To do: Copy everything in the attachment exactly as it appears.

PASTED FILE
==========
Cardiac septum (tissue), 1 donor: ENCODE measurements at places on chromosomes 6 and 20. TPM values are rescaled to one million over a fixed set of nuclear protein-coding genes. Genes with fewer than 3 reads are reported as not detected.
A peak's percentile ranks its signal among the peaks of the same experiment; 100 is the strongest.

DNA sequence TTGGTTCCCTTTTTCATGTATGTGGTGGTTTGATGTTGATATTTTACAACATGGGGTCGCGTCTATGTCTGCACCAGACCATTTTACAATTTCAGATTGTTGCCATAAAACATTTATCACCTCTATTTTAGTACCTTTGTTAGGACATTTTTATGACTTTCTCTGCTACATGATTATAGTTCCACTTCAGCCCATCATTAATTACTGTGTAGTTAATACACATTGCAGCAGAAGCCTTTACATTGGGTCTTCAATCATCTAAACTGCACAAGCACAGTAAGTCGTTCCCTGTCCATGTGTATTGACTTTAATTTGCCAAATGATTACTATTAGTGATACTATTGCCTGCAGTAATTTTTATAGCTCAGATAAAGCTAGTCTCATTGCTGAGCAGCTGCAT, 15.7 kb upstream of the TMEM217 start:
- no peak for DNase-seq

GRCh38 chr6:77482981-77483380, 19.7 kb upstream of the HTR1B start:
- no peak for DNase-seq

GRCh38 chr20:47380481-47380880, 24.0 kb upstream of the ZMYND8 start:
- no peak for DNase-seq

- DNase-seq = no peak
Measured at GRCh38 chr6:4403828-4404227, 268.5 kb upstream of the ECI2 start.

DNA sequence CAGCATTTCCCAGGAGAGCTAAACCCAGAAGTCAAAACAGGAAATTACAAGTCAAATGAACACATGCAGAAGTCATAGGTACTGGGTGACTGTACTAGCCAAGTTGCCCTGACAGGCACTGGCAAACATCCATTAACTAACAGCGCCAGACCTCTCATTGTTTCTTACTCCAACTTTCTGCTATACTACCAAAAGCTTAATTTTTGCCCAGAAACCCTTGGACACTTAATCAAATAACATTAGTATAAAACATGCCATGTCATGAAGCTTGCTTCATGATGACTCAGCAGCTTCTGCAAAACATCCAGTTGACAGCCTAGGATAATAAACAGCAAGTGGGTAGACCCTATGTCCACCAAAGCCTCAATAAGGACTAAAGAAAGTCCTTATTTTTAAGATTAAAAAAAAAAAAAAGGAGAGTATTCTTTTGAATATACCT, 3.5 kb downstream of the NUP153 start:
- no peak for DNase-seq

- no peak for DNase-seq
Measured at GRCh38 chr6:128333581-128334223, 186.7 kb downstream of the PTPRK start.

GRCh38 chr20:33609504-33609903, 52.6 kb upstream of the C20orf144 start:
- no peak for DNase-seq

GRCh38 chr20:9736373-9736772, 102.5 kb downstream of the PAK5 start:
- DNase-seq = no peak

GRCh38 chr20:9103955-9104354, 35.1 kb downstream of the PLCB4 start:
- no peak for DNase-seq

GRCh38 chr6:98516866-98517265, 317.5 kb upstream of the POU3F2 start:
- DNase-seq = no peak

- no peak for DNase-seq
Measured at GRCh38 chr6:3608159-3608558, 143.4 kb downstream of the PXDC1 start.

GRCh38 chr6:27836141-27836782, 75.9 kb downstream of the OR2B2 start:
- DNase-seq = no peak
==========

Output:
Cardiac septum (tissue), 1 donor: ENCODE measurements at places on chromosomes 6 and 20. TPM values are rescaled to one million over a fixed set of nuclear protein-coding genes. Genes with fewer than 3 reads are reported as not detected.
A peak's percentile ranks its signal among the peaks of the same experiment; 100 is the strongest.

DNA sequence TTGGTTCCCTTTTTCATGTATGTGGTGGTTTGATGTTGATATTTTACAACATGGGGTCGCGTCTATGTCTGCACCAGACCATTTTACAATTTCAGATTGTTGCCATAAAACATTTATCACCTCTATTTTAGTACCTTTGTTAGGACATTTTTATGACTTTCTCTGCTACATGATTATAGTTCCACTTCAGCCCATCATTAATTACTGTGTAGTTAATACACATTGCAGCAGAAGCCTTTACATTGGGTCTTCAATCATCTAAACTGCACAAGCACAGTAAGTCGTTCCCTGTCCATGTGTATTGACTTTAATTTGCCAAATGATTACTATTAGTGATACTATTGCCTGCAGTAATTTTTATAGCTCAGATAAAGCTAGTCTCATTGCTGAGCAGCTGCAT, 15.7 kb upstream of the TMEM217 start:
- no peak for DNase-seq

GRCh38 chr6:77482981-77483380, 19.7 kb upstream of the HTR1B start:
- no peak for DNase-seq

GRCh38 chr20:47380481-47380880, 24.0 kb upstream of the ZMYND8 start:
- no peak for DNase-seq

- DNase-seq = no peak
Measured at GRCh38 chr6:4403828-4404227, 268.5 kb upstream of the ECI2 start.

DNA sequence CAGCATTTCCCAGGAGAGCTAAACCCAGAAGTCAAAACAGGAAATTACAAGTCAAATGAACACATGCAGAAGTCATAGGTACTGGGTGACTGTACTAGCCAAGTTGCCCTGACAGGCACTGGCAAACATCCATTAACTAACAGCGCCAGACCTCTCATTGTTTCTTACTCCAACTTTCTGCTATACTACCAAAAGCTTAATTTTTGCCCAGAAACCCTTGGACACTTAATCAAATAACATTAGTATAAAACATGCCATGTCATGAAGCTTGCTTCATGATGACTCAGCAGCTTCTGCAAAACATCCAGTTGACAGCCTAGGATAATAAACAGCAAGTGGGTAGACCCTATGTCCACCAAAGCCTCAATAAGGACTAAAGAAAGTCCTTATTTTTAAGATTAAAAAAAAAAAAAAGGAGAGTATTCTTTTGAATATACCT, 3.5 kb downstream of the NUP153 start:
- no peak for DNase-seq

- no peak for DNase-seq
Measured at GRCh38 chr6:128333581-128334223, 186.7 kb downstream of the PTPRK start.

GRCh38 chr20:33609504-33609903, 52.6 kb upstream of the C20orf144 start:
- no peak for DNase-seq

GRCh38 chr20:9736373-9736772, 102.5 kb downstream of the PAK5 start:
- DNase-seq = no peak

GRCh38 chr20:9103955-9104354, 35.1 kb downstream of the PLCB4 start:
- no peak for DNase-seq

GRCh38 chr6:98516866-98517265, 317.5 kb upstream of the POU3F2 start:
- DNase-seq = no peak

- no peak for DNase-seq
Measured at GRCh38 chr6:3608159-3608558, 143.4 kb downstream of the PXDC1 start.

GRCh38 chr6:27836141-27836782, 75.9 kb downstream of the OR2B2 start:
- DNase-seq = no peak